The City of Millcreek, incorporated in December 2016, completed a city hall adjacent to the Millcreek Common in the new city center.

Newly incorporated, the City of Millcreek (comprised of the areas we commonly think of as East Millcreek, Canyon Rim and Olympus) set  a vision for its town center in its general plan that called for it to be included in an area designated for public use; to make it a true hub, heart and center connecting residents; to emphasize culture, art, ideas and citizen interaction; and to be distinctive from other cities’ city halls and unique to Millcreek. A tall order! MHTN Architects worked on the city center master plan and designed the new city hall, and Okland Construction just completed construction.  

Millcreek Commons adjacent to city hall has an ice ribbon that is the State’s largest outdoor ice arena. It transforms in the summer for roller skating. A bench/fire table provides a place to sit and watch the skaters with the luminous new city hall beyond. 

Connections mark the design: to the outdoors, the Commons, streetscape, patios, and balconies. Distinctive in its design, the form on the right suggests a traditional clock tower but is a climbing wall. The community spaces are the public market, café and restaurant on the ground floor and the glassed reception area top (6th) floor. Unseen on the roof are solar panels. A precinct for the Unified Police Department occupies the third floor and offices and conference rooms for city personnel are on the fourth and fifth floors.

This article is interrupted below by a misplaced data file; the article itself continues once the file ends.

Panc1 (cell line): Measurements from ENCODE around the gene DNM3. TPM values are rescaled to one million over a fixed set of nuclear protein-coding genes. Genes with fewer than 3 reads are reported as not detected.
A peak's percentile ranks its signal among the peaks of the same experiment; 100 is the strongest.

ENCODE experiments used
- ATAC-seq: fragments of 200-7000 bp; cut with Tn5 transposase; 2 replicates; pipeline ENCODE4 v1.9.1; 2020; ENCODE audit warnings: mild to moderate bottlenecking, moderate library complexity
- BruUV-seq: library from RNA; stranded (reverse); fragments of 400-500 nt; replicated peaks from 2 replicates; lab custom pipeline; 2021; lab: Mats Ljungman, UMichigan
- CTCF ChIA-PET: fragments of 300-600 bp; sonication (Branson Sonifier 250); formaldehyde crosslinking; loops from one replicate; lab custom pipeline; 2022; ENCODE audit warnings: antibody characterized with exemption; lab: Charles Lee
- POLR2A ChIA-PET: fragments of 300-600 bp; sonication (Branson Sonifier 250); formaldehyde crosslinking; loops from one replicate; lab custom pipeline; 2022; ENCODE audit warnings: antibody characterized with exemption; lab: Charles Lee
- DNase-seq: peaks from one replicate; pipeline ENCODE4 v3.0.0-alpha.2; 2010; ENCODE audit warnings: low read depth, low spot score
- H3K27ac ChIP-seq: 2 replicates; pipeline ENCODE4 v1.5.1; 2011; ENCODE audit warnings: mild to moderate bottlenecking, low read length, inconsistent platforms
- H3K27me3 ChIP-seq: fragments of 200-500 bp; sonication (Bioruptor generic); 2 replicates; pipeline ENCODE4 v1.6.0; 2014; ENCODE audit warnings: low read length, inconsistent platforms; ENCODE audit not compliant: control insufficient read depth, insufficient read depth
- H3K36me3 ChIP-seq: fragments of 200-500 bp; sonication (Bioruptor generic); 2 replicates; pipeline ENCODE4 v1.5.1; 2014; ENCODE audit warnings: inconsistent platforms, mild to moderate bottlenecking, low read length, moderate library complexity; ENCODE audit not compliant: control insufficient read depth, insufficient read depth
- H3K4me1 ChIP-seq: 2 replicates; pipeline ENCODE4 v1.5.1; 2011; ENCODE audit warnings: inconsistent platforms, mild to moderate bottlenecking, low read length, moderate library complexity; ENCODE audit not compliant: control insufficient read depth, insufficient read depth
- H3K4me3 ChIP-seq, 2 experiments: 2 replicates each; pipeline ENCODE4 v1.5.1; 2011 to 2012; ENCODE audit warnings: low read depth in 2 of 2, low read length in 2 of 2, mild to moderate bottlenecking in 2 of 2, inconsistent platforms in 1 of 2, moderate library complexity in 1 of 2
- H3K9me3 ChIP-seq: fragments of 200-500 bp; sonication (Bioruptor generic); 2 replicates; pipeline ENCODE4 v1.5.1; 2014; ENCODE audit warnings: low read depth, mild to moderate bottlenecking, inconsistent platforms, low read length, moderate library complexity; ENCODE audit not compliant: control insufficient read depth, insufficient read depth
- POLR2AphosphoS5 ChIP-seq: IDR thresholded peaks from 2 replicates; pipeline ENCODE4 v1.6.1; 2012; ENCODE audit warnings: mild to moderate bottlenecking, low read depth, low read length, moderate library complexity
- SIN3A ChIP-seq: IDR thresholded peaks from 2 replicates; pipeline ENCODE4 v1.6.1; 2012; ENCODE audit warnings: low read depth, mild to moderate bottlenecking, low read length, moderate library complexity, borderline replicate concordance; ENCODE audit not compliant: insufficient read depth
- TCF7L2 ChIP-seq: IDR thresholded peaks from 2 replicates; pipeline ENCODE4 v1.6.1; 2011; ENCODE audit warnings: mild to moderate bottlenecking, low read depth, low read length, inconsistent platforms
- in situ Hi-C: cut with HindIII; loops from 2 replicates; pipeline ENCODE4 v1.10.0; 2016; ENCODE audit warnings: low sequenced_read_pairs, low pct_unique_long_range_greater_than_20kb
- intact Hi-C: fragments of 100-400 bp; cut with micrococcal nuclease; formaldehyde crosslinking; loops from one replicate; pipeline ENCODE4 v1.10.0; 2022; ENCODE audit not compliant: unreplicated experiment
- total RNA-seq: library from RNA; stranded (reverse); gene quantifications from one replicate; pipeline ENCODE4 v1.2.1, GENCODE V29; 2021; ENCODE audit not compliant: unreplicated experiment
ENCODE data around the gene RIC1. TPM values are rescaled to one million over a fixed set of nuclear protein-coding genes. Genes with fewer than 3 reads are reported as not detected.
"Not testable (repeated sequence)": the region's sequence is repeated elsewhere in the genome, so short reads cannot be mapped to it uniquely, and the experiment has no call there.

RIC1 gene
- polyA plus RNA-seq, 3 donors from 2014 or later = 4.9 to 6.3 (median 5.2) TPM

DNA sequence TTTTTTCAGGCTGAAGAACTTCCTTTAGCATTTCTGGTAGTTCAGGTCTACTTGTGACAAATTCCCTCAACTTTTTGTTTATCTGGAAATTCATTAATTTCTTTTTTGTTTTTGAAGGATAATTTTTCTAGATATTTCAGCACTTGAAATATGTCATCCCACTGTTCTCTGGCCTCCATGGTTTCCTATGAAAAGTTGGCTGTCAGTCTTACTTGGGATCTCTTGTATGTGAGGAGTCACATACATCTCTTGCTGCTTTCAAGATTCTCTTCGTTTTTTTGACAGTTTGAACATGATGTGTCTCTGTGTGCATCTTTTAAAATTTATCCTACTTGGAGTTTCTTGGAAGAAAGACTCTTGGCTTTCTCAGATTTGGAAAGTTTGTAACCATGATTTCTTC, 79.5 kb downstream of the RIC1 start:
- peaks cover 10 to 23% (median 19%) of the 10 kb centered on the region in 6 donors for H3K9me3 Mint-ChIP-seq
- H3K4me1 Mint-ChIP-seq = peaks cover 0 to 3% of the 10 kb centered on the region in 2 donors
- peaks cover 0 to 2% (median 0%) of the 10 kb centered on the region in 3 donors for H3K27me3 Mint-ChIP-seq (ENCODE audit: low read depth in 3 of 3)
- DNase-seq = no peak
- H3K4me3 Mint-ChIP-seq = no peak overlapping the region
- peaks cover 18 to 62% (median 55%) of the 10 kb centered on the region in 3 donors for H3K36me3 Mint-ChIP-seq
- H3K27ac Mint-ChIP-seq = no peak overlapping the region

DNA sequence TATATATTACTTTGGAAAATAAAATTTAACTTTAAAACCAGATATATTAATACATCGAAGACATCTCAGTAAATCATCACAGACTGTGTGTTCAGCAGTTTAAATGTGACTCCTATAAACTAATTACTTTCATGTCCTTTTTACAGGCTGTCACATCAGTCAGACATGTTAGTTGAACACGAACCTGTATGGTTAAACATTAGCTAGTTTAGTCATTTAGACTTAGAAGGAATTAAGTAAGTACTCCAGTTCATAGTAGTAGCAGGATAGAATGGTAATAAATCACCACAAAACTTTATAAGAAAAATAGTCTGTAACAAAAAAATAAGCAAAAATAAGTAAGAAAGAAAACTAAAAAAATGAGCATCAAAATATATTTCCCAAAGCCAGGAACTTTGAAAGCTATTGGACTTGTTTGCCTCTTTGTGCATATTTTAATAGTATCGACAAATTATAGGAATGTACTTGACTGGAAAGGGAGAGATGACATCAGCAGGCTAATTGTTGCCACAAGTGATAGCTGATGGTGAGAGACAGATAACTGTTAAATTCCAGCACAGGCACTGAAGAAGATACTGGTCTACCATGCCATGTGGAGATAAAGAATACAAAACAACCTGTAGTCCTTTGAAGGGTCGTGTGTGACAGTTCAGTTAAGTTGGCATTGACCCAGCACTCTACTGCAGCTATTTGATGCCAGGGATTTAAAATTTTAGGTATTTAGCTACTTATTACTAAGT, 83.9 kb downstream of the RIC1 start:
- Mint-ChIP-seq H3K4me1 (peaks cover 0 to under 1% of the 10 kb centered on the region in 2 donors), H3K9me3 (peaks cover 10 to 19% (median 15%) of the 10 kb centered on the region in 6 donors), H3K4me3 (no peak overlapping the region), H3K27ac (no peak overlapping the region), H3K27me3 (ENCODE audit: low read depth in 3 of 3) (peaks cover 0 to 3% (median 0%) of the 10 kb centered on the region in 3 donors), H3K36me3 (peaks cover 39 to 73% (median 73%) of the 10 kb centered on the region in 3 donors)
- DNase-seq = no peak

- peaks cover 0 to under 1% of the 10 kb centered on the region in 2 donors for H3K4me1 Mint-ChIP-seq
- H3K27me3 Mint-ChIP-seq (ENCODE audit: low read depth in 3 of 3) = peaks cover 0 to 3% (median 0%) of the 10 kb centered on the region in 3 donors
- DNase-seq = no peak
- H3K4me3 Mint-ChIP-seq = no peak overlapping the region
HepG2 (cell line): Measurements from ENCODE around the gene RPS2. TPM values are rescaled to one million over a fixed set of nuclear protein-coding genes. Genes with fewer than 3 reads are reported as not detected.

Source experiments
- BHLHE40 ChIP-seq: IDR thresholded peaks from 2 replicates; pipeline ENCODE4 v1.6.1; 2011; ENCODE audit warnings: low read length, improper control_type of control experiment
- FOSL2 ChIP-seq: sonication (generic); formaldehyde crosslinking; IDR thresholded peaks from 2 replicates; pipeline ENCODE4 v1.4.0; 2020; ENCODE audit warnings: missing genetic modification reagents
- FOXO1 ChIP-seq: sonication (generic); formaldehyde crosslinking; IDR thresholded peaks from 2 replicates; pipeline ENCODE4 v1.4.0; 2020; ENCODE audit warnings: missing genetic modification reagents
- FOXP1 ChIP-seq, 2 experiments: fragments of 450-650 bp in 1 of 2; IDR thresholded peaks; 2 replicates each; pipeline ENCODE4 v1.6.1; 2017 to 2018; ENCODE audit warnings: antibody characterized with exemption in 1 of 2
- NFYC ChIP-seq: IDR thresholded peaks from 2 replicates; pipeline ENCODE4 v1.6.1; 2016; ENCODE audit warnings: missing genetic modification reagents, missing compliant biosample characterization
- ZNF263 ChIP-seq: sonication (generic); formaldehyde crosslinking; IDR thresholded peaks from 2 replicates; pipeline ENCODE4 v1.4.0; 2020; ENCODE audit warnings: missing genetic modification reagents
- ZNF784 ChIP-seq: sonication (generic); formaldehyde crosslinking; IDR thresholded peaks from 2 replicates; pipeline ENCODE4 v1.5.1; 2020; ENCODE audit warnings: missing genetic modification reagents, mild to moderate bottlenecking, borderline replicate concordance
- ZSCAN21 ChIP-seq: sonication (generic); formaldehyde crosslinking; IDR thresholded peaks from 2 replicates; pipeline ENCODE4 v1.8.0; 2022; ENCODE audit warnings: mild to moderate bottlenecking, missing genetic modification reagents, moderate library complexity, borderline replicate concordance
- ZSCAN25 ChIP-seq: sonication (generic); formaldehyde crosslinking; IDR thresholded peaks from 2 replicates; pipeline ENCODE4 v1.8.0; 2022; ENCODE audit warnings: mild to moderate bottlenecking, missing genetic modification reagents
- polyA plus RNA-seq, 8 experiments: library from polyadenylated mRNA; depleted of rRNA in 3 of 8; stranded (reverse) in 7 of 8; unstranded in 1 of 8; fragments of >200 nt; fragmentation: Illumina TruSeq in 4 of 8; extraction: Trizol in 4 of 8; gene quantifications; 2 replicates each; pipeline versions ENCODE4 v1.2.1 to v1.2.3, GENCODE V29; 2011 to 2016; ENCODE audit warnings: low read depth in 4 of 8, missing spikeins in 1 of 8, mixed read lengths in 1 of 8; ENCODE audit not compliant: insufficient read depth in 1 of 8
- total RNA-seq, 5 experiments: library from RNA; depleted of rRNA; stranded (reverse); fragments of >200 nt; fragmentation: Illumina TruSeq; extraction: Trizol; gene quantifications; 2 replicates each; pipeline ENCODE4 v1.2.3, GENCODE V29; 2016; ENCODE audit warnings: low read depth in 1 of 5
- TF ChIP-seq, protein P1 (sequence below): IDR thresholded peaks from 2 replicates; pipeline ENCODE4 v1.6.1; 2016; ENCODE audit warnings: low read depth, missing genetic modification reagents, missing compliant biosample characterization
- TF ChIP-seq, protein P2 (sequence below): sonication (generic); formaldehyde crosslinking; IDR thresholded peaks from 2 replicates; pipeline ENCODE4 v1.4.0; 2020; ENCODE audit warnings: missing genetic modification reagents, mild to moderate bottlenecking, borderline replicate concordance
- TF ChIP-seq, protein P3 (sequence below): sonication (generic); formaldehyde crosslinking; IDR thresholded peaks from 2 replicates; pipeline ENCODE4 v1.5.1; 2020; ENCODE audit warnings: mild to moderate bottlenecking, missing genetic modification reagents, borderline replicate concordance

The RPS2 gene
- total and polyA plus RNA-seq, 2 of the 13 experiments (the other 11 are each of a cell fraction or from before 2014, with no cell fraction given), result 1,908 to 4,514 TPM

The glass walls of the main-level community space provide transparency and views to the Wasatch, including the mouth of Millcreek Canyon and the toe of Mount Olympus, parts of the city. The ceiling over the seating area rises to two levels with a lower ceiling over the market space. The public market seen in the far-left features stalls for Utah’s Own, a state program that connects consumers directly with Utah products and produce. 

On the ground level are areas for a café and an incubator restaurant. The roll-up door opens to a patio. 

From the bridge hallway on the second level, you can look down to the community space below and out for an aerial view to the Wasatch. On the right is a gallery wall, and as you walk the hallway, it leads to a reception area for the police and city offices and proceeds on to the council chambers. 

Outside the Council chambers is an ante room, a nice place to stretch your legs during a lengthy meeting.

The Council Chamber features the latest in electronics, a long window wall with views to the east, and generous space for the constituents to seat, reflective that there are over 63,000 people in the city. 

At the top, on the 6th floor, is a large ballroom style reception room. This reception space can be rented for parties and events and enjoyed by the people of the city. The wood paneling and ceiling add a warmth, and the glass makes for incredible views. At the far end are doors that lead to an outdoor space. 

I made these photographs in December, not long after the November 30th opening celebration. Whether or not to photograph a space with holiday decorations is a frequent discussion I have with clients. My answer is that it depends on whether the decorations detract from understanding the forms, materials, flow, and feel of the building. In this case, my opinion is that they add a warmth and a sense of occasion and celebration without detracting. I would be interested in your thoughts. 

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